for cursing and sorrow. I am the one who confessed 2[ . . . ]
the whole group of the castaways that I shall go to [ . . . ] 3[
. . . the spirits of the sl]ain complaining about their killers
and crying out 4[ . . . ] that we shall die together and be made
an end of [ . . . ] much and I will be sleeping, and bread 6[ .
. . ] for my dwelling; the vision and also [ . . . ] entered
into the gathering of the giants 8[ . . . ]
6Q8 [ . . . ] Ohya and he said to Mahway [ . . . ] 2[ . . . ]
without trembling. Who showed you all this vision, [my] brother?
3[ . . . ] Barakel, my father, was with me. 4[ . . . ] Before
Mahway had finished telling what [he had seen . . . ] 5[ . . .
said] to him, Now I have heard wonders! If a barren woman gives
birth [... ]
4Q530 Frag. 4 3[There]upon Ohya said to Ha[hya . . . ] 4[ . . .
to be destroyed] from upon the earth and [ . . . ] 5[ . . . the
ea]rth. When 6[ . . . ] they wept before [the giants . . . ]
4Q530 Frag. 7 3[ . . . ] your strength [ . . . ] 4[ . . . ]
5Thereupon Ohya [said] to Hahya [ . . . ] Then he answered, It
is not for 6us, but for Azaiel, for he did [ . . . the children
of] angels 7are the giants, and they would not let all their
poved ones] be neglected [. . . we have] not been cast down; you
have strength [.... ]
The giants realize the futility of
fighting against the forces of heaven. The first speaker may be
4Q531 Frag. 1 3[ . . . I am a]
giant, and by the mighty strength of my arm and my own great
strength 4[ . . . any]one mortal, and I have made war against
them; but I am not [ . . . ] able to stand against them, for my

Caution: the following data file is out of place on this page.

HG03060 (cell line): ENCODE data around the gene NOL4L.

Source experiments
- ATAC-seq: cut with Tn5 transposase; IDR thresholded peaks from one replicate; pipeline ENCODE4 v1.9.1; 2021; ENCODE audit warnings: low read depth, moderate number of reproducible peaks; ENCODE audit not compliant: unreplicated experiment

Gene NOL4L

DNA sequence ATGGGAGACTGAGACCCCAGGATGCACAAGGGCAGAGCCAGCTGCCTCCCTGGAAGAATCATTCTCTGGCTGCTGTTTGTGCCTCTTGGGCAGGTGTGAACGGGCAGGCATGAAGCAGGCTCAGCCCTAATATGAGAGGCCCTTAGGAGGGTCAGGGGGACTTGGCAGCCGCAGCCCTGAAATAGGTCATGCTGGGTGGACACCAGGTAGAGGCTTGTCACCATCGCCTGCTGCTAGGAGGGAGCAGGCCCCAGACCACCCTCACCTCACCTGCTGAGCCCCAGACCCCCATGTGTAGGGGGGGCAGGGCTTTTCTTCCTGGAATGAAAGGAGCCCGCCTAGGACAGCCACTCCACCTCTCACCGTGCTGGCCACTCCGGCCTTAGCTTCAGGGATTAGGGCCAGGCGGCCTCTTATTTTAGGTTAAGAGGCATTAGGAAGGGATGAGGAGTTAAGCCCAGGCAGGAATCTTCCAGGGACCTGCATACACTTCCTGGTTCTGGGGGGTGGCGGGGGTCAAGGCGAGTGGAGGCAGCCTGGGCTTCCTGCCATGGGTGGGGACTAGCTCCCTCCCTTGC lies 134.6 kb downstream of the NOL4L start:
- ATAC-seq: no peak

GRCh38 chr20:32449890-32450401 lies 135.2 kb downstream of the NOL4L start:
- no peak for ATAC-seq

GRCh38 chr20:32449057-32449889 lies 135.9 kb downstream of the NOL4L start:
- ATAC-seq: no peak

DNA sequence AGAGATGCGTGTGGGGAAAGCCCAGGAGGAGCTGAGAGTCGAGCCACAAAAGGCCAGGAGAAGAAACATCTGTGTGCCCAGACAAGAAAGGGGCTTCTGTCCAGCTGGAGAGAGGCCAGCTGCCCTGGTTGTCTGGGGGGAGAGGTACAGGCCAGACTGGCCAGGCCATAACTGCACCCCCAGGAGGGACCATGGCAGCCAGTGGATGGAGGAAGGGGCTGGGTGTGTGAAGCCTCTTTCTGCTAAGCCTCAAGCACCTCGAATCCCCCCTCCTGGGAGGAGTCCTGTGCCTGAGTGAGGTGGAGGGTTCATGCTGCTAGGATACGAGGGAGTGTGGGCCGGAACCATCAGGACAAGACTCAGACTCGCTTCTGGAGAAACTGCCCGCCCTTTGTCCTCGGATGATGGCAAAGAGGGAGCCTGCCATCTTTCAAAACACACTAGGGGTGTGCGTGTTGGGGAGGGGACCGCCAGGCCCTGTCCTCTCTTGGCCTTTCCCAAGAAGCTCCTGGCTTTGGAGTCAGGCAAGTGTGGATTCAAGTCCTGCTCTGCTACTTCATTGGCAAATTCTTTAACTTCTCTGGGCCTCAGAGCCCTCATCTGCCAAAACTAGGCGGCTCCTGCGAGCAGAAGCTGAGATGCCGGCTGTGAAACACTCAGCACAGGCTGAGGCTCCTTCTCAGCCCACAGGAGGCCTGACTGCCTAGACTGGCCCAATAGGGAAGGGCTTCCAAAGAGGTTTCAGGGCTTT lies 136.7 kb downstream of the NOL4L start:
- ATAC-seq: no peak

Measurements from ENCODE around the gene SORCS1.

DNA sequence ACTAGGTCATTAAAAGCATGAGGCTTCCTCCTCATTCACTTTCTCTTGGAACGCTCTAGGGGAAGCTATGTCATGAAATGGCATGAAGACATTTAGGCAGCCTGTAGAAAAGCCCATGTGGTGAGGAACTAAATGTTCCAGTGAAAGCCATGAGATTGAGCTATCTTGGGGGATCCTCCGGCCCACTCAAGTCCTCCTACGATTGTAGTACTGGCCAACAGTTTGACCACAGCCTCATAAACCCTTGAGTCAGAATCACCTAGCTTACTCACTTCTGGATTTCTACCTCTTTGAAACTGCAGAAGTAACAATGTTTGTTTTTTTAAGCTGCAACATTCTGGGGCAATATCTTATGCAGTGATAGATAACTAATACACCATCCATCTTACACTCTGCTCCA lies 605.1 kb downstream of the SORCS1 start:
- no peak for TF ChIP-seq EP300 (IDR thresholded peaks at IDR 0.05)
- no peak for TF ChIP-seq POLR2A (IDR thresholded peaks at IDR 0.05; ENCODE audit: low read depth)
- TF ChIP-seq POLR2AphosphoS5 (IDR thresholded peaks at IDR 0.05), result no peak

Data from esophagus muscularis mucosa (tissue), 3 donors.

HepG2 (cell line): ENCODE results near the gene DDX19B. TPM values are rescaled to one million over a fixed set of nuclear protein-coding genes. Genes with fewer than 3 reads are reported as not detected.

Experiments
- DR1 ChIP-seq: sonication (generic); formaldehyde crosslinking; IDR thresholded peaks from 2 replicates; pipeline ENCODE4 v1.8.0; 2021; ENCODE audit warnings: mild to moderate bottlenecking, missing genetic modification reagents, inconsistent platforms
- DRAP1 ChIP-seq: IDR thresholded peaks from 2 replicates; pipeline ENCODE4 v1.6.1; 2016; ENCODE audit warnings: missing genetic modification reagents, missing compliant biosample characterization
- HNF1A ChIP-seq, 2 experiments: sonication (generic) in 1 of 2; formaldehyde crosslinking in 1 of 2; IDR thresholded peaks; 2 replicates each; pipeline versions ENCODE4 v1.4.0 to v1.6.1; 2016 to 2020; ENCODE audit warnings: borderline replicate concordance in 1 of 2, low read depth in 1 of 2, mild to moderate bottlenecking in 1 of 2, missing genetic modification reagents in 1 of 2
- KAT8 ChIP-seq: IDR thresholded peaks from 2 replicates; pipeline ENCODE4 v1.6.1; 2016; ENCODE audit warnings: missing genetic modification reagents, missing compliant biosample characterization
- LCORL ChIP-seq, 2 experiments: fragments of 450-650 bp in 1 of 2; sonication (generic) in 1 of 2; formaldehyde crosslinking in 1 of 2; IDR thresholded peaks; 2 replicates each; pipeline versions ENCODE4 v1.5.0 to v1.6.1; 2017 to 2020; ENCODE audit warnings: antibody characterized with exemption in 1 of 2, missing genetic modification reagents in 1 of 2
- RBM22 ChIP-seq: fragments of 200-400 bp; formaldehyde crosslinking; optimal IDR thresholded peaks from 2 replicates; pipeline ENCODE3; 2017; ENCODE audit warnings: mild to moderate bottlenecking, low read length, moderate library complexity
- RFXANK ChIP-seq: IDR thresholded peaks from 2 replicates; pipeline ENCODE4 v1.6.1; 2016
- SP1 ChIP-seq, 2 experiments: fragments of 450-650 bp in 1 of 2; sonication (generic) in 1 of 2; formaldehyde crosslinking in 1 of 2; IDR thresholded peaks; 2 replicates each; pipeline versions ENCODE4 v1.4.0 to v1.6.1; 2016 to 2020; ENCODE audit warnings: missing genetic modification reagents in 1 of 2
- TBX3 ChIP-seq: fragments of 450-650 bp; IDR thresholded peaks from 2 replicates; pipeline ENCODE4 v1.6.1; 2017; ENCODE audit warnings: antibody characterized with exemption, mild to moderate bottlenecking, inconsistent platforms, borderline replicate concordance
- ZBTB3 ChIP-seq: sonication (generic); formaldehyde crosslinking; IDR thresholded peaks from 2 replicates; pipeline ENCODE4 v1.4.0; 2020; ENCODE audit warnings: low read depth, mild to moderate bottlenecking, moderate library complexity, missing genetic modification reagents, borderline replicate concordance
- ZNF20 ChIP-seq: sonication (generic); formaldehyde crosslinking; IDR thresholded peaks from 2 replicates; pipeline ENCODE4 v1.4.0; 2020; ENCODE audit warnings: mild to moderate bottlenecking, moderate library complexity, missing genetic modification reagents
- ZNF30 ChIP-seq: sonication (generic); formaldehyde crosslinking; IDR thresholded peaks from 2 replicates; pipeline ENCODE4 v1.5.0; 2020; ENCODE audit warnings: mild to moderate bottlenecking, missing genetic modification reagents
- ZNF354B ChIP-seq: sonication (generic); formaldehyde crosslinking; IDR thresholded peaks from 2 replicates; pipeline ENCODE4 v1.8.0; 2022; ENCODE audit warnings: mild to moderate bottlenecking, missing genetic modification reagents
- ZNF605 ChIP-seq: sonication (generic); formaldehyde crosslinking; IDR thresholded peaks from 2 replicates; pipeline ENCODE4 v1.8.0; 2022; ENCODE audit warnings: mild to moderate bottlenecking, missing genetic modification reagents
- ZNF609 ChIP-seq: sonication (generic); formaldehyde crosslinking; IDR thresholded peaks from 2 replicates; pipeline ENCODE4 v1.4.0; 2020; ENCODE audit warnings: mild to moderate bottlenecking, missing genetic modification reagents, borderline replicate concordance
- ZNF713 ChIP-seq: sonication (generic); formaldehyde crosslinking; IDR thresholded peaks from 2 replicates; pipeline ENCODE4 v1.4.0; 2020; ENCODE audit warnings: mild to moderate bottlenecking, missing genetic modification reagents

opponents 6[ . . . ] reside in [Heav]en, and they dwell in the
holy places. And not 7[ . . . they] are stronger than I. 8[ . .
. ] of the wild beast has come, and the wild man they call [me].
9[ . . . ] Then Ohya said to him, I have been forced to have a
dream [ . . . ] the sleep of my eyes [vanished], to let me see a
vision. Now I know that on [ . . . ] 11-12[ . . . ] Gilgamesh [
. . . ]
Ohyaís dream vision is of a tree that
is uprooted except for three of its roots; the visionís import is
the same as that of the first dream
6Q8 Frag. 2 1three of its roots [ .
. . ] [while] I was [watching,] there came [ . . . they moved
the roots into] 3this garden, all of them, and not [ . . . ]
Ohya tries to avoid the implications
of the visions. Above he stated that it referred only to the demon
Azazel; here he suggests that the destruction is for the earthly
4Q530 Col. 2 1concerns the death of
our souls [ . . . ] and all his comrades, [and Oh]ya told them
what Gilgamesh said to him 2[ . . . ] and it was said [ . . . ]
"concerning [ . . . ] the leader has cursed the potentates" 3and
the giants were glad at his words. Then he turned and left [ . .
More dreams afflict the giants. The
details of this vision are obscure, but it bodes ill for the giants.
The dreamers speak first to the monsters, then to the giants
Thereupon two of them had dreams
4and the sleep of their eye, fled from them, and they arose and